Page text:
Add to that the frequency in which it occurs, often, and you come to understand my concern. As a simple example when the declarer has both the King and the Queen among his assets, but in different hands and gets a jack led from a side playing jack denies, he will always play that suit to best advantage knowing the lead cannot be from AJ10.

For those experienced out there, and you certainly belong to that group in NT you can then immediately realize the great advantage a defender passes to his already worthy opponents as to what to do on offense.

In one’s zeal to help partner being in a better position to know exactly what to do, that strategy has sent such important strategic information to the dreaded enemy so as to make the exchange, IMO, devastating to the defense in the long run.

I will only suggest that when dummy is on one’s right and the queen of the suit chosen is alive and well situated there, then the jack denying a higher honor is a good treatment to play since you want partner, if he holding the ace plus others to duck, because he then should know that you, the jack leader, do not possess the king.

Of course, even that caveat should have an asterisk since the rest of the hand may indicate to partner that he better take his ace or never get it, but that is on a case to case basis and probably doesn’t need to be said.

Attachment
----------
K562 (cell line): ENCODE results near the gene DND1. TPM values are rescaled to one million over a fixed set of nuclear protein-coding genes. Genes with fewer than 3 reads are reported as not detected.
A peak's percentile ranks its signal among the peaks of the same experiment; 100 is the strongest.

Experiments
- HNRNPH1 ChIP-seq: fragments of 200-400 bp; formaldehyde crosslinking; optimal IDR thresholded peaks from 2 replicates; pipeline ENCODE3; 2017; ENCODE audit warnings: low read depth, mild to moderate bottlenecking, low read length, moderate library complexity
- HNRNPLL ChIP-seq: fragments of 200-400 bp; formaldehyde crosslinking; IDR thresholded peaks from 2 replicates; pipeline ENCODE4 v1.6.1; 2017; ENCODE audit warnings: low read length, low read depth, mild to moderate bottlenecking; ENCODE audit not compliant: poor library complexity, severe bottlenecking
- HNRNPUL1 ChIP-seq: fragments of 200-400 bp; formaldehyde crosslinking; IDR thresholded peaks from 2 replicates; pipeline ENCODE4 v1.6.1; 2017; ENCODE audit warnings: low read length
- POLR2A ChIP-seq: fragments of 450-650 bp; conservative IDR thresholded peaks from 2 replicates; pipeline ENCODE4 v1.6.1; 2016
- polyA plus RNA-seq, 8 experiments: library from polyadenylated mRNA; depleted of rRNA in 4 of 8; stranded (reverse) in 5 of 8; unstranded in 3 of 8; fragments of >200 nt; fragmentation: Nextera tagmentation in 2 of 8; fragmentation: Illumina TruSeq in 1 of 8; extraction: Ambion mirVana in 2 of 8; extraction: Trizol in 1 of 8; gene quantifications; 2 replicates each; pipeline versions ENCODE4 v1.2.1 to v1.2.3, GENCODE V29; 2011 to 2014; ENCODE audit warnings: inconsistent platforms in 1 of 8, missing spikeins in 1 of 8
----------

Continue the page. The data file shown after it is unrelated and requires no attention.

So much for technical talk which, in the absence of being live at the table can tend to get both boring and hard to follow. I hope the above is at least somewhat enlightening and I appreciate your listening.

Iain ClimieJanuary 18th, 2015 at 8:37 pm

Hi Bobby,

Thanks for this, plenty of useful info. Funny how a lot of conventions, systems and carding methods which were fashionable when I played in the late 70s to mid 80s seem to have drifted away while I was absent from the game, although others have flourished. Is it me, or do far fewer players now play strong club systems now?


bobby wolffJanuary 18th, 2015 at 10:02 pm

Hi Iain,

My guess is that, at the top (or near top) there are perhaps fewer strong club systems now, compensated by more natural systems, but playing more gimmicks.

Likely almost any previously little or never used bid, now has at least a small (usually very small) utility since to not do so could be a wasted opportunity. Also efforts like last train, kickback, serious and not so slam tries together with attempted small improvements with key card BW are filling the menus.

Mostly well intended improvements, however the partnership feel will often be tested since, without constant repetition the uniqueness of the keen bridge mind will tend to keep most partners from being totally sure what partner is trying to distinguish.